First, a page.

Remembering James F. Vivian
James (Jim) Vivian, professor emeritus of history, passed away Nov. 6, during a brief stay in the Hospice of Arizona in Sun City West. He was 77.
He was born to Lester and Erna Vivian on Aug. 25, 1934 in Phoenix, Ariz. After high school, Jim spent 1956 to 1961 in the U.S. Army, where he served in Korea. He earned his bachelor's degree from Coe College in Cedar Rapids, Iowa in 1960, his master's degree from the University of Nebraska-Lincoln in 1964 and his doctoral degree from the American University, Washington D.C., in 1971.
While working on his doctorate, Jim taught high school, was an instructor at a junior college and worked as an archivist for the National Archives and Records Service in Washington, D.C. After completing his degree, he taught for two years as assistant professor in history at the University of Wisconsin, Platteville, before joining the UND History faculty in the fall of 1973. It was a mark of Jim's scholarly achievement that he was brought to UND as an associate---rather than an assistant---professor. He became a full professor in 1981 and retired as Professor Emeritus of History in 1999. His dry sense of humor, quiet charm and encouragement to his students made him a memorable teacher and supportive mentor.
Among Jim's many early awards and honors is an award for Distinguished Service from the National Archives and Records Service in 1970. During his career, Jim gave examples of what would be a prolific and productive archival research writing of historical evidence by publishing articles in journals, such as Diplomatic History, American Nepture, Presidential Studies Quarterly, Church History, The Americas, Nebraska History and North Dakota History. During his retirement in the Sun Cities, Ariz., he has contributed articles to Journal of the West, Journal of Arizona History, Theodore Roosevelt Association Journal and Days Past columns in newspapers. His books include The Romance of My Life: Theodore Roosevelt's Speeches in North Dakota, published by Harold Schafer and the Medora Foundation for the ND Centennial Commission project of the 100th anniversary of statehood; William Howard Taft; Collected Editorials, 1917-1921 and The President's Salary; A study in Constitutional Declension, 1781-1990.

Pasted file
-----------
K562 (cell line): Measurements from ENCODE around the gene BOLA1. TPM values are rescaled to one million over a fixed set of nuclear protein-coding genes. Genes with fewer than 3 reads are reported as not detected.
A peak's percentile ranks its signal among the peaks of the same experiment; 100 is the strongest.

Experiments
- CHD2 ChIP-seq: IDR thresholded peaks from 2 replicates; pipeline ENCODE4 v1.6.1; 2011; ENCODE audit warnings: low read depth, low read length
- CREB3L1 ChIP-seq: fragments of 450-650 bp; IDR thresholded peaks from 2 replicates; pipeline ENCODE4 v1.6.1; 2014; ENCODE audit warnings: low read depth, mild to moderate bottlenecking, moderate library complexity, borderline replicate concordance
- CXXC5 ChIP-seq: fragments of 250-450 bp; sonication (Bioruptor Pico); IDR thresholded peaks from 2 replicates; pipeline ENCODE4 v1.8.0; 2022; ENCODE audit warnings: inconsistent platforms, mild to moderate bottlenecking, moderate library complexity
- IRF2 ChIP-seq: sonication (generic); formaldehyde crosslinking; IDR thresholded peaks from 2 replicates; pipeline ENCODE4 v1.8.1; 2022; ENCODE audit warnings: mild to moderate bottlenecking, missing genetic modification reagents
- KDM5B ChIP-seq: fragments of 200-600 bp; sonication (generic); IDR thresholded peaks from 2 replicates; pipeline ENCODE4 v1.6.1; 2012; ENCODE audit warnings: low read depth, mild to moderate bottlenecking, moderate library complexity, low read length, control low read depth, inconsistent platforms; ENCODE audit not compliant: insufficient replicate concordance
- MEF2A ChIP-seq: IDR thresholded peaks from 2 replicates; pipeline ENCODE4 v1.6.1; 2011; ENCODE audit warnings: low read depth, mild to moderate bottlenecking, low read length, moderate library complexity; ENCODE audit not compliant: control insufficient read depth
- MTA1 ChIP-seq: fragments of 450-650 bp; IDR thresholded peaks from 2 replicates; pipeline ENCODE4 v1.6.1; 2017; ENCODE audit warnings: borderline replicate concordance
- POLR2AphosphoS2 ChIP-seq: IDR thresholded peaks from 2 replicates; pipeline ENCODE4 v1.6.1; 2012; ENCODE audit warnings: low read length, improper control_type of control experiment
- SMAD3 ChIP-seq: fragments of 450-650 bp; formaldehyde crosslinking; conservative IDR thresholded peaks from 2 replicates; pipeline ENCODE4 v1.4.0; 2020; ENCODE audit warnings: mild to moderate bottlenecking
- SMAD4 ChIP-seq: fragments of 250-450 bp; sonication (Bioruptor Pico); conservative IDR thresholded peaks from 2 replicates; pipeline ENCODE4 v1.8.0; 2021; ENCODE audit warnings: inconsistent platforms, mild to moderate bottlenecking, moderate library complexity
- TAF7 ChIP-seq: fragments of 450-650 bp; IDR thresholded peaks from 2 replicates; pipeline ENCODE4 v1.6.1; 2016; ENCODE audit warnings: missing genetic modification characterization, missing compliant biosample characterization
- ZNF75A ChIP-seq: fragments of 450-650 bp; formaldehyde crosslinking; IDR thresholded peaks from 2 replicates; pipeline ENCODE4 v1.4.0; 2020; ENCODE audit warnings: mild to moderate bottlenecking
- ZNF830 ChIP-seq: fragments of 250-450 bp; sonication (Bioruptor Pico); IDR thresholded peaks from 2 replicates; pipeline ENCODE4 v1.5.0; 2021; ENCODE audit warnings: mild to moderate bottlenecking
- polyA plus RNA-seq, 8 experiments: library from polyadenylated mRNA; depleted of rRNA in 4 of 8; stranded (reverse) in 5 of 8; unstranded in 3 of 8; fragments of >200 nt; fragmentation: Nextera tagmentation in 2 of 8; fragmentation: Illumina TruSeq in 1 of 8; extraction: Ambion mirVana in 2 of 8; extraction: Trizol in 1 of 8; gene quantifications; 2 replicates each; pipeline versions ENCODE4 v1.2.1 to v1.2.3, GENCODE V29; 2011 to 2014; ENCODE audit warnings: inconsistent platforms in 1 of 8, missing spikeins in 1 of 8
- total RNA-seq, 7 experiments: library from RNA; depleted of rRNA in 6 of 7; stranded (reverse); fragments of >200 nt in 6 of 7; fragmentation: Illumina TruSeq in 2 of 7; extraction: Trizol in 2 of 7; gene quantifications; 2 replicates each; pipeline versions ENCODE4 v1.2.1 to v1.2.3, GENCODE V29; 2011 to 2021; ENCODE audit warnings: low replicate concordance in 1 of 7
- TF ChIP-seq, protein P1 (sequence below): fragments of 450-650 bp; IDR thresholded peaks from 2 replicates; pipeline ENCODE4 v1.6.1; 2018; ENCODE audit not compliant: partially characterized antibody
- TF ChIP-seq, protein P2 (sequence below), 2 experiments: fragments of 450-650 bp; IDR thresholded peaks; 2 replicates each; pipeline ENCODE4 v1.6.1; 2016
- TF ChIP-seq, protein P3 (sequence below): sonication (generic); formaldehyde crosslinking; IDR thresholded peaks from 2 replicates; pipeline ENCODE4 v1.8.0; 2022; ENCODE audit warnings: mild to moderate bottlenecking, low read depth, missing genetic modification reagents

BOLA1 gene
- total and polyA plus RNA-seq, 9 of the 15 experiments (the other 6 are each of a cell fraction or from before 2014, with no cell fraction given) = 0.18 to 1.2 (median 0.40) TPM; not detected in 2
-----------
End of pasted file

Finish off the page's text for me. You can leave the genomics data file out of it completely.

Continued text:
He leaves behind his beloved wife, Diane; sons Daniel Vivian and Bradford Vivian; his sister Janet (Robert) Aaberg; aunt Vivian Machen; mother-in-law Clara Tenpas; brothers and sisters-in-law; cousins; nieces; nephews and great nieces and nephews.
His legacy will live on in the hearts of those who knew him and with those who love him.
At his request there will be no service; instead please donate to a charity of your choice in his name. Condolences can be made at www.sunlandmemorial.com. Arrangements entrusted to Sunland Mortuary, Sun City, AZ.
-- Courtesy of the Grand Forks Herald.